The effectiveness of advertising varies based on the attributes of the ad and attributes of the voter. Negative ad attributes tend to have varying impacts on targeted individuals. Garramone finds that negative ads tend to have a larger effect if they are sponsored by a third party, rather than opposing candidates. Negative ads with strong emotional impact and visuals tend to be easily recalled by citizens. Political advertisements that tend to attack decisions made by incumbents and their positions on certain issues tend to be more acceptable than personal attacks. Personal attacks lack effectiveness and lead to backlash. Voter attributes such as partisanship tend to have the greatest effect on decoding negative advertisements. The greatest impact is evident within the partisans of the attacking party, however, the opposite is true for supporters of the target; negative ads tend to create backlash among these audiences. Voter involvement and level of interest in politics may also impact reactions to negative ads.

In Negative Political Advertising and Voting Intent: The Role of Involvement and Alternative Sources, Ronald J. Faber, Albert R. Tims and Kay G. Schmitt tested to see the impact of negative ads on voters in terms of their level of political interest. The authors focused on two types of involvement: enduring and situational. Enduring involvement refers to a long-term interest, whereas situational is a temporary concern with an outcome. In this test, enduring involvement refers to how closely individuals follow politics and situational involvement refers to the interest in the outcome of an election. Faber, Tims and Schmitt hypothesized that negative ads will have a positive impact on individuals with enduring and situational involvement, however, individuals with situational involvement will experience a greater influence. They also looked at sources of political information to determine how these would impact negative ad influences. They hypothesized that individuals who rely on newspapers will have little to no impact from negative ads, but that those who seek the news on television would be influenced by negative ads. The basis for the hypothesis is the authors’ understanding that newspapers utilize large levels of reasoning and knowledge, whereas television is associated with lower levels of information.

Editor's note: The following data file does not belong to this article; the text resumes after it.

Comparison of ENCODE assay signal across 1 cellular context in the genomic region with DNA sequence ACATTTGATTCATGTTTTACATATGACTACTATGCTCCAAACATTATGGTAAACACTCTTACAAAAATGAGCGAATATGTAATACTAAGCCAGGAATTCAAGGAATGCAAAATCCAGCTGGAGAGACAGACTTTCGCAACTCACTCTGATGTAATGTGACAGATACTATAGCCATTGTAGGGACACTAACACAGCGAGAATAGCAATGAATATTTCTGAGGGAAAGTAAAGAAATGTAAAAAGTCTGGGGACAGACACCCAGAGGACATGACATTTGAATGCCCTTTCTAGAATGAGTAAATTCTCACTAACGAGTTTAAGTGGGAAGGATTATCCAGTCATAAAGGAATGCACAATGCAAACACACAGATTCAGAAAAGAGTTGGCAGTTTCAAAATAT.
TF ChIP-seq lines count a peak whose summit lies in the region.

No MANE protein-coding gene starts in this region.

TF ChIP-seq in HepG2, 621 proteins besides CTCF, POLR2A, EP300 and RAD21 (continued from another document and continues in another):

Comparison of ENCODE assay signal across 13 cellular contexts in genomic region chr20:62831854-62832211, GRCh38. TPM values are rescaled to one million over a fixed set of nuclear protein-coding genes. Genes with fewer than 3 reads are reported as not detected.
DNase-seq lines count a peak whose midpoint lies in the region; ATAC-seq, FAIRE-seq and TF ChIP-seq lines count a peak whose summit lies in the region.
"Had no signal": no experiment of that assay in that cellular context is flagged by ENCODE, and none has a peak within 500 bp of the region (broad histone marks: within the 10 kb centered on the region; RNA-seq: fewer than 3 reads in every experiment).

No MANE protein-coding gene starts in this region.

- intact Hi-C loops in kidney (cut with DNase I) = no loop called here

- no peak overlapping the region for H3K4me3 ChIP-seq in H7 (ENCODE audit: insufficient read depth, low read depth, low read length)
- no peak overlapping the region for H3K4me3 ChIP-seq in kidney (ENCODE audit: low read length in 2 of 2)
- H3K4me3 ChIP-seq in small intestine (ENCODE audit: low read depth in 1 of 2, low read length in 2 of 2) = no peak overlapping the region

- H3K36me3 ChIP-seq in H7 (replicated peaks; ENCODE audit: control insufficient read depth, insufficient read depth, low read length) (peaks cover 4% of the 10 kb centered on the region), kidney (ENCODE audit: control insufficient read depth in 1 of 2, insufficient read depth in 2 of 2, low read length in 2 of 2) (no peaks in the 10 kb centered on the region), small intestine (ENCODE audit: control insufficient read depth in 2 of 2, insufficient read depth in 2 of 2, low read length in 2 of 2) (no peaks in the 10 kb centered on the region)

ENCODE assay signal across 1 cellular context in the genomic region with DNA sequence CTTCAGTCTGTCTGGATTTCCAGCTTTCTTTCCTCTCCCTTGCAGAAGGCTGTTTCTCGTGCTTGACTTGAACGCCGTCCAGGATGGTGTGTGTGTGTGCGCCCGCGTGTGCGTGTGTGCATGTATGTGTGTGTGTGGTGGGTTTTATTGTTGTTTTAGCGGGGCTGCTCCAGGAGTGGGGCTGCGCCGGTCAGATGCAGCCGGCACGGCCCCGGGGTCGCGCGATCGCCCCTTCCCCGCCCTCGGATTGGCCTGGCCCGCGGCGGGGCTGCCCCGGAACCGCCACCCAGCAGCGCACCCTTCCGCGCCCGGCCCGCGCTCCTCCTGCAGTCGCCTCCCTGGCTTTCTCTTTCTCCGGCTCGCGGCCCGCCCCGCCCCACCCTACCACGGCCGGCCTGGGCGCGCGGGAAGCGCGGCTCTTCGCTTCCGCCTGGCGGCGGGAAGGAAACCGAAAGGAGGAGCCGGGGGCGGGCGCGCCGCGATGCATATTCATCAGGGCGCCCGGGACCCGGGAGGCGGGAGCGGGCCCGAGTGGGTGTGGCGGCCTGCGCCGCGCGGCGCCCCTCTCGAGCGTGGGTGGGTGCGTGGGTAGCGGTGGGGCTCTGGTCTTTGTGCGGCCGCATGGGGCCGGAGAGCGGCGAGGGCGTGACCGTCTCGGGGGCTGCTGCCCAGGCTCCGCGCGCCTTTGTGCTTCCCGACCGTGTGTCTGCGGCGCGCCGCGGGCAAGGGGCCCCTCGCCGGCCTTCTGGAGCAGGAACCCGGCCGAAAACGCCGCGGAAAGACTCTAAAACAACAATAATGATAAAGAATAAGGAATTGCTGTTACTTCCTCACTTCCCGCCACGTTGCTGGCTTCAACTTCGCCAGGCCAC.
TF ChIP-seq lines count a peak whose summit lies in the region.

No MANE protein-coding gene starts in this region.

Faber, Tims and Schmitt used the 1988 Minnesota U.S. Senate Race as the basis for their research. Ten days prior to the elections, they conducted a telephone survey, asking respondents if they recalled seeing specific negative ads. Respondents were then told to rate how likely they were to vote for the targeted and attacking party based on the negative ads. Using questions regarding how often individuals discussed politics and their political involvement, they determined individuals’ levels of situational and enduring involvement. Using a correlation matrix, they then analyzed the influence of negative ads.